Avalanche buries patroller, food hall opens soon: Top stories at SteamboatPilot.com this week
A member of Steamboat Ski Resort’s avalanche mitigation team was caught and buried in a slide in a closed section of terrain on Tuesday, Dec. 6, highlighting how dangerous avalanche conditions are in Colorado’s northern mountains right now.
The sounds of hammers and saws fill the air inside The Commons food hall these days, but the owners are optimistic that noise will soon be replaced by the smell of wood-fired pizza, Jamaican cuisine, grain bowls, churros and other great food items.
“We’re hoping to kick off the new year with an opening,” said Sarah Boerger, business development and marketing manager for The Commons, Steamboat Springs’ first downtown food hall, at 56 Seventh St.
On Friday morning, Dec. 2, an Atmos Energy natural gas outage affected many residences near Mount Werner in Steamboat Springs.
The outage caused pilot lights to turn off in many of the affected homes, and without notice from Atmos Energy, some residents have had to figure the situation out for themselves.
Colorado Highway 131 northbound is open at mile marker 55 after the road was closed earlier Monday, Dec. 5, when a vehicle slid off the slushy, snow-packed road.
On the return trip from a weekend in Denver, a Steamboat Springs school bus carrying 17 junior varsity hockey players, two coaches and a driver got into a head-on collision with an oncoming car in Grand County.
At approximately 11:15 p.m. Saturday, Dec. 3, an 18-year-old woman headed east in a 2007 Lexus on U.S. Highway 40 lost control of her car and crossed over the center line into the oncoming lane.
Formerly known as Go Alpine, Steamboat Express has announced it will suspend its local taxi service while the company evaluates the program over the next 12 months. However, Steamboat Express’ service to the Yampa Valley Regional Airport and Denver will remain unchanged.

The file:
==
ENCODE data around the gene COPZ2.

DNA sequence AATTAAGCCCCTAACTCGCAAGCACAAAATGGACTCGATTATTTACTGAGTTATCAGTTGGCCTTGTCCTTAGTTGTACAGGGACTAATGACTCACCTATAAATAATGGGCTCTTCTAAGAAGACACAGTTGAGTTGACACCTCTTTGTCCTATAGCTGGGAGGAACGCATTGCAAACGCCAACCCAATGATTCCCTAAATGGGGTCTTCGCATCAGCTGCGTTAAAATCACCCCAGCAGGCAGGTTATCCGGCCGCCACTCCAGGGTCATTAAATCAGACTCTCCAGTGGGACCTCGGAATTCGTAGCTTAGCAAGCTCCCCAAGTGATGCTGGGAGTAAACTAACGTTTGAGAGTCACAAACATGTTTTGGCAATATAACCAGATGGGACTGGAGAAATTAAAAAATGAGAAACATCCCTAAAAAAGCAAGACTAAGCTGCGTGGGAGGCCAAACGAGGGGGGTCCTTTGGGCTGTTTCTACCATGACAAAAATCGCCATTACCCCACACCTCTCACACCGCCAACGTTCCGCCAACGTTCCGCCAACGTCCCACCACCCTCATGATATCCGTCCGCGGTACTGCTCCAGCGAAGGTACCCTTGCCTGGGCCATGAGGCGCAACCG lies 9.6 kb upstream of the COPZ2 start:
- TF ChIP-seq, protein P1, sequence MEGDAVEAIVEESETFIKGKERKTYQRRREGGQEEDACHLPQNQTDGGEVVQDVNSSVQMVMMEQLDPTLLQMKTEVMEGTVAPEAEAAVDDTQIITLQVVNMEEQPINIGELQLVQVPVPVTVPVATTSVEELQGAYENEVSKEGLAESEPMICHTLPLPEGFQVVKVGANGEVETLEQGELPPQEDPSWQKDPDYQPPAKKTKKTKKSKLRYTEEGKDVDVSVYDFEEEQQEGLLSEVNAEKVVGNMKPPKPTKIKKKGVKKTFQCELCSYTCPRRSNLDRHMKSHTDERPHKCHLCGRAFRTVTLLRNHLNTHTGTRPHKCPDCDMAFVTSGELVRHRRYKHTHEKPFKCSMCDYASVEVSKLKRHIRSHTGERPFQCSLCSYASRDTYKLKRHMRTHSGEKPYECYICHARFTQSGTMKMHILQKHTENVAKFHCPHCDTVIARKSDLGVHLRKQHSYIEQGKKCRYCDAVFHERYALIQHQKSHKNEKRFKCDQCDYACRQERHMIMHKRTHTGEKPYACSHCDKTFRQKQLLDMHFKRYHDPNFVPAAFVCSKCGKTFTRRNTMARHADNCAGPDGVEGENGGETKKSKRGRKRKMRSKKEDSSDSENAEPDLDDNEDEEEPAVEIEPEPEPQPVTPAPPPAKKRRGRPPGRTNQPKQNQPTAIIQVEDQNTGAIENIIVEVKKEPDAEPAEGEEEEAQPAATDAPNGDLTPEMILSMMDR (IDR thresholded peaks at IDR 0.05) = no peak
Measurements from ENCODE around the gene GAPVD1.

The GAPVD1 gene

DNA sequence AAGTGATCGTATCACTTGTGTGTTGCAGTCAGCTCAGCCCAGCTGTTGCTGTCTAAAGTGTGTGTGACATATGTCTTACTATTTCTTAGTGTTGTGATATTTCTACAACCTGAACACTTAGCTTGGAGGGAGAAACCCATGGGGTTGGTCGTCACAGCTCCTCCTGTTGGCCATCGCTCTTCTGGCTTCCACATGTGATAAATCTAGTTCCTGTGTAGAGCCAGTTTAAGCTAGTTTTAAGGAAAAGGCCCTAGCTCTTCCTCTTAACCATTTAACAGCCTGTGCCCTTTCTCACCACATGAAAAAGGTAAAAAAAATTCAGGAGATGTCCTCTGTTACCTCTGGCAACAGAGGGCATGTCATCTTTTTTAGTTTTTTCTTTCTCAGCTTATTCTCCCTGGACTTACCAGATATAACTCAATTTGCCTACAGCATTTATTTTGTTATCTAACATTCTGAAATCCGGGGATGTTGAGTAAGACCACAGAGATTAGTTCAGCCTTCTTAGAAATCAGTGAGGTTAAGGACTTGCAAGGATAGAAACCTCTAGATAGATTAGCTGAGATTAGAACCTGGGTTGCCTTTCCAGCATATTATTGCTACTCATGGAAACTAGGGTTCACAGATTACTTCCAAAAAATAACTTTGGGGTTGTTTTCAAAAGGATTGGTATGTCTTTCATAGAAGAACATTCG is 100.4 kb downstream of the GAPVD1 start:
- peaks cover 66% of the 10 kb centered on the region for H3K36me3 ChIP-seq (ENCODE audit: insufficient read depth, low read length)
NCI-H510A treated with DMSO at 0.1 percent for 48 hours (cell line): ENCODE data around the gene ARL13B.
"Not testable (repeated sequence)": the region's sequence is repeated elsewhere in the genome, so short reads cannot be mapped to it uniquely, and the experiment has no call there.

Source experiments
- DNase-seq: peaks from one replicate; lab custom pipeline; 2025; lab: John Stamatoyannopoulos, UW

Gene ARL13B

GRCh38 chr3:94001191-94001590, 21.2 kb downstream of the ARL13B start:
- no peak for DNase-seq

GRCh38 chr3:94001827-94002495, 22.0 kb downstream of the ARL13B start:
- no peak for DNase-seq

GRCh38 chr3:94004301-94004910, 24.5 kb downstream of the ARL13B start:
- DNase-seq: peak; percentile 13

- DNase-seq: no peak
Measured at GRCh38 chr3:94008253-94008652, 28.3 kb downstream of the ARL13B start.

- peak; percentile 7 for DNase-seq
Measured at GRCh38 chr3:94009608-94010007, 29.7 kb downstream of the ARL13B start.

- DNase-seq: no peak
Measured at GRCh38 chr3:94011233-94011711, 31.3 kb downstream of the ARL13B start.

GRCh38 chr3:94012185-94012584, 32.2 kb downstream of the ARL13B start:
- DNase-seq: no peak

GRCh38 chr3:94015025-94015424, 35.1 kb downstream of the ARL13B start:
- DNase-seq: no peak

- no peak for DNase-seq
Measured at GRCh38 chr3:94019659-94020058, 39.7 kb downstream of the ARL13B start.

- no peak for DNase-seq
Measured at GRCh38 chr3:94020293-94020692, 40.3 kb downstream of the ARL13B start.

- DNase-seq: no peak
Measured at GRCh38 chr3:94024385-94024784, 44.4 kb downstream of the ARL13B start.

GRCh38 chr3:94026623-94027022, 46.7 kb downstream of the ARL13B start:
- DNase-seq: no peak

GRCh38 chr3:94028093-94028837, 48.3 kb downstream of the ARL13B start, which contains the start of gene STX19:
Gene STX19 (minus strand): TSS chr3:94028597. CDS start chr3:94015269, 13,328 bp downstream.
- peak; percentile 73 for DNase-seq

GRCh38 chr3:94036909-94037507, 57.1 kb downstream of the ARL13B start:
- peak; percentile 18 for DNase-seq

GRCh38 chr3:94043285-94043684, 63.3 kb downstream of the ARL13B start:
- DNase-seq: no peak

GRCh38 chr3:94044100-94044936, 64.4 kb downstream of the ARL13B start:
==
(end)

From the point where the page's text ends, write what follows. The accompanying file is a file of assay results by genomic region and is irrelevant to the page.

“With the technology we had in place for the taxi service, it requires 24/7 coverage from dispatch and the driver perspective, and with ridership falling off by 95%, it’s just not economically viable,” said owner and CEO Landon Ogilvie, who with his wife purchased Go Alpine in 2019.
When the 75-foot dam for Stillwater Reservoir was built in 1939 by the Civilian Conservation Corps for the former Yampa Reservoirs Public Irrigation District, it was well constructed to meet engineering standards at the time.
But by today’s standards, the dam’s abutments would be addressed differently, said Dana Miller, dam safety engineer with the Colorado Division of Water Resources in Steamboat Springs. As a result, the aging dam infrastructure needs expensive upgrades to bring the structure up to current safety standards, Miller said.
Since it was constructed, the dam at approximately 10,300 feet elevation has experienced consistent seepage issues where the sides of the dam abut the hillsides. If not addressed, the seepage could eventually lead to a failure of the dam, Miller explained.
When built in 1966, the Yampa Valley Regional Airport terminal was just 6,000 square feet. Numerous additions since, the last completed in 2020, now have the building’s footprint at 72,000 square feet.
Airport Director Kevin Booth says it’s already starting to feel small.
On Saturday, Dec. 3, Steamboat Resort opened five lifts and 46 trails, bringing the grand total of open terrain to about 1,500 acres, according to the resort.
Steamboat Resort is 2,965 acres, so more than 50% of its terrain is open just 10 days after its opening day.
Even though it will likely be two years until the sites are actually built, Hayden’s yet-to-be-constructed industrial park already has four of its first 11 building sites under contract.
Just these four tenants — one expanding from out of state — could add as many as 55 jobs in Hayden.
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